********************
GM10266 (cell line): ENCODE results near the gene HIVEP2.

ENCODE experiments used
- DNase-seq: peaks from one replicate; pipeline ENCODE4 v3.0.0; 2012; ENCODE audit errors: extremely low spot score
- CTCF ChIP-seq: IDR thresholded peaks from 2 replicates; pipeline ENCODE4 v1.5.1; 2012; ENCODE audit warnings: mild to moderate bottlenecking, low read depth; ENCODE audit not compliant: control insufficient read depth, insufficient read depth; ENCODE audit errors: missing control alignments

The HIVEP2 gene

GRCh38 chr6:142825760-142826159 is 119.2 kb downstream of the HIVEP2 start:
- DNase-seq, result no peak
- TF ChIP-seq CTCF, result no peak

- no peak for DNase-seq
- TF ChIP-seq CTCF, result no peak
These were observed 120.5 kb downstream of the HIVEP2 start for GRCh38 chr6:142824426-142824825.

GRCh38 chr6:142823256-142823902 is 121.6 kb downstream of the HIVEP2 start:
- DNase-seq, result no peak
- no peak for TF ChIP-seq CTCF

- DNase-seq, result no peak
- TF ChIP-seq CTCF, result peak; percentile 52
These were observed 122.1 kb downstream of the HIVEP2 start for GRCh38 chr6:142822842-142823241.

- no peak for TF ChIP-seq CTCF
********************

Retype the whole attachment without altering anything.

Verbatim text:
GM10266 (cell line): ENCODE results near the gene HIVEP2.

ENCODE experiments used
- DNase-seq: peaks from one replicate; pipeline ENCODE4 v3.0.0; 2012; ENCODE audit errors: extremely low spot score
- CTCF ChIP-seq: IDR thresholded peaks from 2 replicates; pipeline ENCODE4 v1.5.1; 2012; ENCODE audit warnings: mild to moderate bottlenecking, low read depth; ENCODE audit not compliant: control insufficient read depth, insufficient read depth; ENCODE audit errors: missing control alignments

The HIVEP2 gene

GRCh38 chr6:142825760-142826159 is 119.2 kb downstream of the HIVEP2 start:
- DNase-seq, result no peak
- TF ChIP-seq CTCF, result no peak

- no peak for DNase-seq
- TF ChIP-seq CTCF, result no peak
These were observed 120.5 kb downstream of the HIVEP2 start for GRCh38 chr6:142824426-142824825.

GRCh38 chr6:142823256-142823902 is 121.6 kb downstream of the HIVEP2 start:
- DNase-seq, result no peak
- no peak for TF ChIP-seq CTCF

- DNase-seq, result no peak
- TF ChIP-seq CTCF, result peak; percentile 52
These were observed 122.1 kb downstream of the HIVEP2 start for GRCh38 chr6:142822842-142823241.

- no peak for TF ChIP-seq CTCF